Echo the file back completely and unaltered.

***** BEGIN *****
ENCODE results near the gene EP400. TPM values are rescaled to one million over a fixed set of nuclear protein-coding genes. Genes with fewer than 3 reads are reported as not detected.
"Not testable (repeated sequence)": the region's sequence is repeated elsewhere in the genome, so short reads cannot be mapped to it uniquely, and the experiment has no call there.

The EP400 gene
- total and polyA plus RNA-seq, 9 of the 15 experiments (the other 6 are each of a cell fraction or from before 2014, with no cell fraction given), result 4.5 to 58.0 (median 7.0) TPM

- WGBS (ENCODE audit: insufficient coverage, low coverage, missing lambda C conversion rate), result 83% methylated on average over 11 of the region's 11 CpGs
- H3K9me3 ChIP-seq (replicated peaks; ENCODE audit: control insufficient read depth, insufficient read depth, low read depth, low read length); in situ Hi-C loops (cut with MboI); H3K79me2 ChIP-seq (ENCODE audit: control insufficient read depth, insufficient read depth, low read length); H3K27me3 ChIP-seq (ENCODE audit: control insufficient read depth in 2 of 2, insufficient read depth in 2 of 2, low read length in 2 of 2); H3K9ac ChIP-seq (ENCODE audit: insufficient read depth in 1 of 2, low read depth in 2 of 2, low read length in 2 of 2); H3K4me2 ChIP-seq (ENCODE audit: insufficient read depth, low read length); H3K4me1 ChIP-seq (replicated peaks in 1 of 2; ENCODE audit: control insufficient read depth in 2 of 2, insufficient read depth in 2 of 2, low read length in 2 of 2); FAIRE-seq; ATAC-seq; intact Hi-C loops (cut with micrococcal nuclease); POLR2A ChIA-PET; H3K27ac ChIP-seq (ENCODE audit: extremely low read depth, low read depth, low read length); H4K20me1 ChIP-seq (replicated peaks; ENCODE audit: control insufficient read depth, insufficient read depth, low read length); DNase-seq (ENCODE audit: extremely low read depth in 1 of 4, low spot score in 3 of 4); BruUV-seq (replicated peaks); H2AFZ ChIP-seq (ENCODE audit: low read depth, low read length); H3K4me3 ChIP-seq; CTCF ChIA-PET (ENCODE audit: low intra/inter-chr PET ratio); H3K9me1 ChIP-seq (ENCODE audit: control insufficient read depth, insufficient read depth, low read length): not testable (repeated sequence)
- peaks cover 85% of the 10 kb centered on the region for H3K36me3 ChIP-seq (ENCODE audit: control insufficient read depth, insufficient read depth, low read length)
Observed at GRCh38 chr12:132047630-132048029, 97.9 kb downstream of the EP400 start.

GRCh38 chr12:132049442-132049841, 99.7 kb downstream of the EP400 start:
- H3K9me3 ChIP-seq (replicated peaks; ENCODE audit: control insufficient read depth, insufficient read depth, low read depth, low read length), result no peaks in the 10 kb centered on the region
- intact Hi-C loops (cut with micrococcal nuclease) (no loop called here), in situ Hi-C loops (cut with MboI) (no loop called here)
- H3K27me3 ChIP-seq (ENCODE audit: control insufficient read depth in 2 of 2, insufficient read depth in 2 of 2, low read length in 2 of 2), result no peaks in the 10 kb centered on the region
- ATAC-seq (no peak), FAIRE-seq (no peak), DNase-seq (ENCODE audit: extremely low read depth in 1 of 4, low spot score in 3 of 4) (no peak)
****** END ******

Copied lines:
ENCODE results near the gene EP400. TPM values are rescaled to one million over a fixed set of nuclear protein-coding genes. Genes with fewer than 3 reads are reported as not detected.
"Not testable (repeated sequence)": the region's sequence is repeated elsewhere in the genome, so short reads cannot be mapped to it uniquely, and the experiment has no call there.

The EP400 gene
- total and polyA plus RNA-seq, 9 of the 15 experiments (the other 6 are each of a cell fraction or from before 2014, with no cell fraction given), result 4.5 to 58.0 (median 7.0) TPM

- WGBS (ENCODE audit: insufficient coverage, low coverage, missing lambda C conversion rate), result 83% methylated on average over 11 of the region's 11 CpGs
- H3K9me3 ChIP-seq (replicated peaks; ENCODE audit: control insufficient read depth, insufficient read depth, low read depth, low read length); in situ Hi-C loops (cut with MboI); H3K79me2 ChIP-seq (ENCODE audit: control insufficient read depth, insufficient read depth, low read length); H3K27me3 ChIP-seq (ENCODE audit: control insufficient read depth in 2 of 2, insufficient read depth in 2 of 2, low read length in 2 of 2); H3K9ac ChIP-seq (ENCODE audit: insufficient read depth in 1 of 2, low read depth in 2 of 2, low read length in 2 of 2); H3K4me2 ChIP-seq (ENCODE audit: insufficient read depth, low read length); H3K4me1 ChIP-seq (replicated peaks in 1 of 2; ENCODE audit: control insufficient read depth in 2 of 2, insufficient read depth in 2 of 2, low read length in 2 of 2); FAIRE-seq; ATAC-seq; intact Hi-C loops (cut with micrococcal nuclease); POLR2A ChIA-PET; H3K27ac ChIP-seq (ENCODE audit: extremely low read depth, low read depth, low read length); H4K20me1 ChIP-seq (replicated peaks; ENCODE audit: control insufficient read depth, insufficient read depth, low read length); DNase-seq (ENCODE audit: extremely low read depth in 1 of 4, low spot score in 3 of 4); BruUV-seq (replicated peaks); H2AFZ ChIP-seq (ENCODE audit: low read depth, low read length); H3K4me3 ChIP-seq; CTCF ChIA-PET (ENCODE audit: low intra/inter-chr PET ratio); H3K9me1 ChIP-seq (ENCODE audit: control insufficient read depth, insufficient read depth, low read length): not testable (repeated sequence)
- peaks cover 85% of the 10 kb centered on the region for H3K36me3 ChIP-seq (ENCODE audit: control insufficient read depth, insufficient read depth, low read length)
Observed at GRCh38 chr12:132047630-132048029, 97.9 kb downstream of the EP400 start.

GRCh38 chr12:132049442-132049841, 99.7 kb downstream of the EP400 start:
- H3K9me3 ChIP-seq (replicated peaks; ENCODE audit: control insufficient read depth, insufficient read depth, low read depth, low read length), result no peaks in the 10 kb centered on the region
- intact Hi-C loops (cut with micrococcal nuclease) (no loop called here), in situ Hi-C loops (cut with MboI) (no loop called here)
- H3K27me3 ChIP-seq (ENCODE audit: control insufficient read depth in 2 of 2, insufficient read depth in 2 of 2, low read length in 2 of 2), result no peaks in the 10 kb centered on the region
- ATAC-seq (no peak), FAIRE-seq (no peak), DNase-seq (ENCODE audit: extremely low read depth in 1 of 4, low spot score in 3 of 4) (no peak)